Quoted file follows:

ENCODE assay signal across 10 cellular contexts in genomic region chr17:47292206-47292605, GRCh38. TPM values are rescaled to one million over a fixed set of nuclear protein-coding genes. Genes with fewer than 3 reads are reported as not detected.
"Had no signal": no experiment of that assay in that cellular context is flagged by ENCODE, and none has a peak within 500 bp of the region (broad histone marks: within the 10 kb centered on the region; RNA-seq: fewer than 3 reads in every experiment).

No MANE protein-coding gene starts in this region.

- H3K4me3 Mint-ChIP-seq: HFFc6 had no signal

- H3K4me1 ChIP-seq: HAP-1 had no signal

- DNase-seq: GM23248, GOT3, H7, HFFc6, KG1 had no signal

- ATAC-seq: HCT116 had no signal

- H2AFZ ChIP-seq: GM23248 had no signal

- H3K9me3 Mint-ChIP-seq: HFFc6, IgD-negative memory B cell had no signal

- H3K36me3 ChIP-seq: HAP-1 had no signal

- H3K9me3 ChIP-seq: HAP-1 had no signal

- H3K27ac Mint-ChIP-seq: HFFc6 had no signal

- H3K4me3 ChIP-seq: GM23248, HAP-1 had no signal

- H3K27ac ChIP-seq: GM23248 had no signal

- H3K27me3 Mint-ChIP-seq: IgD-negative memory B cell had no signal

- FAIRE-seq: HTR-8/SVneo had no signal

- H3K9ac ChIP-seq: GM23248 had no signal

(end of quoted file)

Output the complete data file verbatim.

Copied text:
ENCODE assay signal across 10 cellular contexts in genomic region chr17:47292206-47292605, GRCh38. TPM values are rescaled to one million over a fixed set of nuclear protein-coding genes. Genes with fewer than 3 reads are reported as not detected.
"Had no signal": no experiment of that assay in that cellular context is flagged by ENCODE, and none has a peak within 500 bp of the region (broad histone marks: within the 10 kb centered on the region; RNA-seq: fewer than 3 reads in every experiment).

No MANE protein-coding gene starts in this region.

- H3K4me3 Mint-ChIP-seq: HFFc6 had no signal

- H3K4me1 ChIP-seq: HAP-1 had no signal

- DNase-seq: GM23248, GOT3, H7, HFFc6, KG1 had no signal

- ATAC-seq: HCT116 had no signal

- H2AFZ ChIP-seq: GM23248 had no signal

- H3K9me3 Mint-ChIP-seq: HFFc6, IgD-negative memory B cell had no signal

- H3K36me3 ChIP-seq: HAP-1 had no signal

- H3K9me3 ChIP-seq: HAP-1 had no signal

- H3K27ac Mint-ChIP-seq: HFFc6 had no signal

- H3K4me3 ChIP-seq: GM23248, HAP-1 had no signal

- H3K27ac ChIP-seq: GM23248 had no signal

- H3K27me3 Mint-ChIP-seq: IgD-negative memory B cell had no signal

- FAIRE-seq: HTR-8/SVneo had no signal

- H3K9ac ChIP-seq: GM23248 had no signal